Unpleasant or boring tasks: Need to be done, but we can avoid them. First, ask yourself if you need to do this task, or if it can be delegated. Another good question to ask yourself is why you have to do it. If you find yourself frequently doing things you don’t want to do because you simply didn’t want to refuse the asker, you may want to look at changing your assertion levels. If the task has to be done by you, then try to get it done first thing in the day, or when your energy levels are at their peak. Force yourself to do the task for five minutes at first and once you start, there’s a high chance that your resistance to it will break down and you can finish it, or at least complete a significant portion.
Daunting tasks: Big projects need to be broken down, or we will keep slipping by with excuses on why we don’t have enough time to do them. This goes back to our time perception, because technically, when we look at a big task holistically, we don’t have the time to complete it. Which is why it needs to be broken into manageable chunks.
Rip a page from David Allen’s book “Getting Things Done” and think in terms of “next actions” and “outcomes.” Say your daunting project is to go back to grad school and expand your current degree. That is an enormous step that could take many months from beginning to end: The very next action however, which would take an hour or so, may be to research schools directly in your area; write a list of schools that interest you; contact x, y, z admissions offices; download admission forms; or request transcripts. Setting milestones and personal deadlines will also greatly improve your success with long-term or big projects.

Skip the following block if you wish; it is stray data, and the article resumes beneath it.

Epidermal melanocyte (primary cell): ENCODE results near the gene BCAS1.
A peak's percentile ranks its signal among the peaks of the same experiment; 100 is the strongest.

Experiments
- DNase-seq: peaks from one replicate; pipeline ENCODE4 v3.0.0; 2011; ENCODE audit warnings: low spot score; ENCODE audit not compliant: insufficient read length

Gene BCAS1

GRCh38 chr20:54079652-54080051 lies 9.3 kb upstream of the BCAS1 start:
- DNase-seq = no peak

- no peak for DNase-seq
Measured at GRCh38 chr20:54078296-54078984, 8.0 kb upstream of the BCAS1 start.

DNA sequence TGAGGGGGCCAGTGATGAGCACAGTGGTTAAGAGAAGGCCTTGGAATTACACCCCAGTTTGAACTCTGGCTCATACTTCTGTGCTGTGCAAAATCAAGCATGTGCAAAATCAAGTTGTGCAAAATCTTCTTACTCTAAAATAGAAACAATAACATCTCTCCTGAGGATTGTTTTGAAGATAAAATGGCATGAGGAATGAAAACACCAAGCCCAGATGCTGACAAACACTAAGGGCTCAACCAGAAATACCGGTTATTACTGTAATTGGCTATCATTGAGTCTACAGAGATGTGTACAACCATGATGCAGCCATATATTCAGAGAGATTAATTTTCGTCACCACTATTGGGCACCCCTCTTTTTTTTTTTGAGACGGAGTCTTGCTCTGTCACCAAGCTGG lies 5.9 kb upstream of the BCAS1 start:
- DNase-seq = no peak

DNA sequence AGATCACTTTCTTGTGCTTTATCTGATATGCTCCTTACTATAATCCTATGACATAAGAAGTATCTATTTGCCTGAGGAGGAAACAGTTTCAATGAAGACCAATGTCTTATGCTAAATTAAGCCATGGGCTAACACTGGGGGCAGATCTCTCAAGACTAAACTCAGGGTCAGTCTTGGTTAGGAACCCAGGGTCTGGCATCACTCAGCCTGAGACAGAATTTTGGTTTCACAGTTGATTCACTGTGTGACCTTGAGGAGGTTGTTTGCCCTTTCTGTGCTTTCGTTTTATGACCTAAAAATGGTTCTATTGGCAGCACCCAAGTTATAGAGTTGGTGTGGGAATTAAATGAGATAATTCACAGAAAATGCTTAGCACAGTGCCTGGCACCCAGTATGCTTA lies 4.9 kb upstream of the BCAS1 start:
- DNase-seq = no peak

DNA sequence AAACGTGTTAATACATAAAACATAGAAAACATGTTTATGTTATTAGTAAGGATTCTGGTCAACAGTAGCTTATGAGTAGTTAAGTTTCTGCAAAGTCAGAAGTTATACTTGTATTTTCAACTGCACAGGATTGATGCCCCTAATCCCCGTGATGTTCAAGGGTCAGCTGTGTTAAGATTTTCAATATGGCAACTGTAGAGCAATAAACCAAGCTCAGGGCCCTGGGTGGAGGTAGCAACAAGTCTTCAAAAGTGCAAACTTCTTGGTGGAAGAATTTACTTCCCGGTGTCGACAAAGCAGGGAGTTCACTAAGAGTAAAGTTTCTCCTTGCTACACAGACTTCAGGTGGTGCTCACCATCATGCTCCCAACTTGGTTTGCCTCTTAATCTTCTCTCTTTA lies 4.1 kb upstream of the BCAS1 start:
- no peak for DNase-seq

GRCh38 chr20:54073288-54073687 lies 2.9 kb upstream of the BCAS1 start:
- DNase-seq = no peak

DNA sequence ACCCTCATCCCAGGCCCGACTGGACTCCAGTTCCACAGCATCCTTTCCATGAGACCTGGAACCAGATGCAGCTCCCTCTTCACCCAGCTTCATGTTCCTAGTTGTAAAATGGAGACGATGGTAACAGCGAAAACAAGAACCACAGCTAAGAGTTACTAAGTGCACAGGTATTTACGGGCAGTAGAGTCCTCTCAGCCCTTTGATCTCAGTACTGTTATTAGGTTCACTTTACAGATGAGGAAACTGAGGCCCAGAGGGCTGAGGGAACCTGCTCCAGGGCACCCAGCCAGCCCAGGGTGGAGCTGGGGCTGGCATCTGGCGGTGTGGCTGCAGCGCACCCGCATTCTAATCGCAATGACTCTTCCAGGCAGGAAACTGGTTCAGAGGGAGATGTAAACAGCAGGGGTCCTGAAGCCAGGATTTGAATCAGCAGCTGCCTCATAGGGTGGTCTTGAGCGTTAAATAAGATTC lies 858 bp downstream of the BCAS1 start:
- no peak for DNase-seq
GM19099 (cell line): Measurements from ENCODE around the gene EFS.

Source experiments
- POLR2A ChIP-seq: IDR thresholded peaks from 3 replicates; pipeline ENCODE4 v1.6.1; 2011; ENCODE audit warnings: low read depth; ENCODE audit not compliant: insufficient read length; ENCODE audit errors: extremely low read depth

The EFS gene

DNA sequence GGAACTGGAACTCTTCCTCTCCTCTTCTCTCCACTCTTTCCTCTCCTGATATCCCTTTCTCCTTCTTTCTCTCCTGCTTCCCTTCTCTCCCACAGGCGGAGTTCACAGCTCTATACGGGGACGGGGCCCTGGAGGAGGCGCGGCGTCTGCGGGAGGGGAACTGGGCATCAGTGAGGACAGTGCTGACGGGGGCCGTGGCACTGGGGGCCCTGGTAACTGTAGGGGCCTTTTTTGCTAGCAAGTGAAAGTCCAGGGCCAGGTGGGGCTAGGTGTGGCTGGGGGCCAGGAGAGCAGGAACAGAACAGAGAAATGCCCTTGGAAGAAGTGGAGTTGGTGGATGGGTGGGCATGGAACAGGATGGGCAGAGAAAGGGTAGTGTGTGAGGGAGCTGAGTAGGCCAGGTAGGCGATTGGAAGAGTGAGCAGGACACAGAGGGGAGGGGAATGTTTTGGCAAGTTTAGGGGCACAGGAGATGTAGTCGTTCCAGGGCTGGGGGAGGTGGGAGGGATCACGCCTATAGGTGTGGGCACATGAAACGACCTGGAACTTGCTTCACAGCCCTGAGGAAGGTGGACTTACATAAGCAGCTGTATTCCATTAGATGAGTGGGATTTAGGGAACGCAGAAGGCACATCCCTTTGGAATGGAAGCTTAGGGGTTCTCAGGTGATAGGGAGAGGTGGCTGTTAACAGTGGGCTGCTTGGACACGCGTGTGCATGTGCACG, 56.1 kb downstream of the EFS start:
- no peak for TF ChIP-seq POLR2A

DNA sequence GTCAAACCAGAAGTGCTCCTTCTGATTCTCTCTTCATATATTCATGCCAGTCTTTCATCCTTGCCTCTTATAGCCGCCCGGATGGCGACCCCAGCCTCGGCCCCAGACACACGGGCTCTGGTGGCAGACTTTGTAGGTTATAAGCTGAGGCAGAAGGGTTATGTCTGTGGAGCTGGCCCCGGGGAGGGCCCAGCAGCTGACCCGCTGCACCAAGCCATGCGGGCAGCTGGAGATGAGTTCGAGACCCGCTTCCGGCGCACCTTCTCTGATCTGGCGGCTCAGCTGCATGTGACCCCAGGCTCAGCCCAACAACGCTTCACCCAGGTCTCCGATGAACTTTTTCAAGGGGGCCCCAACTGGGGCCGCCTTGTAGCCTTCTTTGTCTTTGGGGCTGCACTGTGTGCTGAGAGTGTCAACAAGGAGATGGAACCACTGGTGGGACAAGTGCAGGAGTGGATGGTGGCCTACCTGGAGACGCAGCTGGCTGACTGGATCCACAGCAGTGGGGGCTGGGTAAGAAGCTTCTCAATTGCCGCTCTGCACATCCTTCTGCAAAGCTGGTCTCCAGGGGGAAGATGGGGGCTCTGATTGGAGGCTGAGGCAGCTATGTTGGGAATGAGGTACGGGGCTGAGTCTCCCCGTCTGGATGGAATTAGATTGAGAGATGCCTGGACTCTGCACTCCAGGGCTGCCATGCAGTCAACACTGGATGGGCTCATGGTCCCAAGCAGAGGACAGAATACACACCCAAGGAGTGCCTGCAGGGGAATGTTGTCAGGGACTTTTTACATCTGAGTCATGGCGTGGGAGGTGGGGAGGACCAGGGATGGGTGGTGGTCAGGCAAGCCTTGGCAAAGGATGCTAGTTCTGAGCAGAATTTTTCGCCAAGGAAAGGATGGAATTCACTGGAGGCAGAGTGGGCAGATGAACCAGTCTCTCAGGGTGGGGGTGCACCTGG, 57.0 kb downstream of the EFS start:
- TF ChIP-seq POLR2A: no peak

Dealing with Time: Good Habits
Forming good habits is not easy, but using time effectively is all about sound habits. If you’ve done a time log and have found some of the pits sucking away your time, try tackling them one by one. You can’t change your view of time all of the sudden, but you can improve it step by step and seemingly stretch the amount you have available in little increments. Adopting some of the following good habits can help regain your time:
- Limiting your email/Internet to one/two sessions a day.
Turning off alerts to emails or messages, to avoid their constant distraction.
Blocking off a certain amount of time, either at home or at work, when you are not to be bothered.
Chunking like activities together (phone-calls, emails, shopping).
Focusing your to-do list for higher effectiveness.
Using the 80/20 rule to focus your energy to get the most important tasks done.
Limiting the amount of time spent with chatty co-workers and pointless meetings.
Time management books abound with tips like these, and we can identify the ones that apply to us and try to slowly adopt them, one by one.
The difference between a stressed individual and a non-stressed one is that the non-stressed individual is more at ease with time: Time for all of us is finite. However, with some focus and discipline, we can honestly evaluate how we are dealing with time and make better use of our hours and days—which will also give us the perception that we have more time to achieve the things that are important to us.